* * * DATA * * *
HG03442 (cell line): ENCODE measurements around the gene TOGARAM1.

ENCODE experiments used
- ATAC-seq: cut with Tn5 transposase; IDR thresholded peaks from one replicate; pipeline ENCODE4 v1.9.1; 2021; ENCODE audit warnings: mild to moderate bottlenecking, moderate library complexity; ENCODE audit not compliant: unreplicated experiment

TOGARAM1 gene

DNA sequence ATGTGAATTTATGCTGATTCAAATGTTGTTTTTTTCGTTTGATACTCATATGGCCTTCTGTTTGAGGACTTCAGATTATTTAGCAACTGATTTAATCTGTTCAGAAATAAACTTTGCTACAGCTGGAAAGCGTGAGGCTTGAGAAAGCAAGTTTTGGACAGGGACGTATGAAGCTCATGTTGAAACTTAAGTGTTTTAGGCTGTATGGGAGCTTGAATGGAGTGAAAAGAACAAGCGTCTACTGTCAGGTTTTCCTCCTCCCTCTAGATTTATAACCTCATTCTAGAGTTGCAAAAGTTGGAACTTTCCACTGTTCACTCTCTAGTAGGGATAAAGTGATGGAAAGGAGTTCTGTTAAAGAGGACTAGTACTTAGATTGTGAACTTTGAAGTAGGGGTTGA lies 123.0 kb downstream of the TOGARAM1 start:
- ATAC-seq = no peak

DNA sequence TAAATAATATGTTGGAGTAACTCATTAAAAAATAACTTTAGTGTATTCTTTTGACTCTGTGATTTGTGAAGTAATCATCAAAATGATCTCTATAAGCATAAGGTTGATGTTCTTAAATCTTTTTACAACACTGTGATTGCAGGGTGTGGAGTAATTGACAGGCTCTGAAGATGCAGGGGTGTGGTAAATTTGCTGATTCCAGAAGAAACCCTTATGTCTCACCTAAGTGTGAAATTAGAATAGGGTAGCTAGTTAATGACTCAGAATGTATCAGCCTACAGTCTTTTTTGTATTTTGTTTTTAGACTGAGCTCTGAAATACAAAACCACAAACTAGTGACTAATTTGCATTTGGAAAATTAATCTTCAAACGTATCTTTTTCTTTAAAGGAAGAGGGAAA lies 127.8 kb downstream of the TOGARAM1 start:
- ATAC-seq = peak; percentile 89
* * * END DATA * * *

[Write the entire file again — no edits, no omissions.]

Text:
HG03442 (cell line): ENCODE measurements around the gene TOGARAM1.

ENCODE experiments used
- ATAC-seq: cut with Tn5 transposase; IDR thresholded peaks from one replicate; pipeline ENCODE4 v1.9.1; 2021; ENCODE audit warnings: mild to moderate bottlenecking, moderate library complexity; ENCODE audit not compliant: unreplicated experiment

TOGARAM1 gene

DNA sequence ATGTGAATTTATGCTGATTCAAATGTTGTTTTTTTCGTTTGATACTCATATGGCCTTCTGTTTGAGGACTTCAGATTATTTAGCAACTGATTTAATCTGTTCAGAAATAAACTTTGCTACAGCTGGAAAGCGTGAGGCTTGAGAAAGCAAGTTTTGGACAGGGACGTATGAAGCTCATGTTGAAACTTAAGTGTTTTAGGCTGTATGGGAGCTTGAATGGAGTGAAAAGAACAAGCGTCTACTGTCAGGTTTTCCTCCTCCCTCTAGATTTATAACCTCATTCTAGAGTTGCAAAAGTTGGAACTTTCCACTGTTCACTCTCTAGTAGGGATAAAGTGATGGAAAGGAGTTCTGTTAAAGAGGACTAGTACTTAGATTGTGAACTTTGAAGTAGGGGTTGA lies 123.0 kb downstream of the TOGARAM1 start:
- ATAC-seq = no peak

DNA sequence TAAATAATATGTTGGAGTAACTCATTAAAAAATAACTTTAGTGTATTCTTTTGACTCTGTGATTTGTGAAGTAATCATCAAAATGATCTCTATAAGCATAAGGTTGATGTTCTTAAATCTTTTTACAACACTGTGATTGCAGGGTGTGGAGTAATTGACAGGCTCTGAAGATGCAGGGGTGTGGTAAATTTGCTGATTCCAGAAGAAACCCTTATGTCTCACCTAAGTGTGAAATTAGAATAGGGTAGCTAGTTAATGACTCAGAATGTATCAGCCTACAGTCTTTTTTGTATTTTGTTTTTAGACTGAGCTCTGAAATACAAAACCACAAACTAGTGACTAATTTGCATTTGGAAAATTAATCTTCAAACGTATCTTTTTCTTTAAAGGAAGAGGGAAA lies 127.8 kb downstream of the TOGARAM1 start:
- ATAC-seq = peak; percentile 89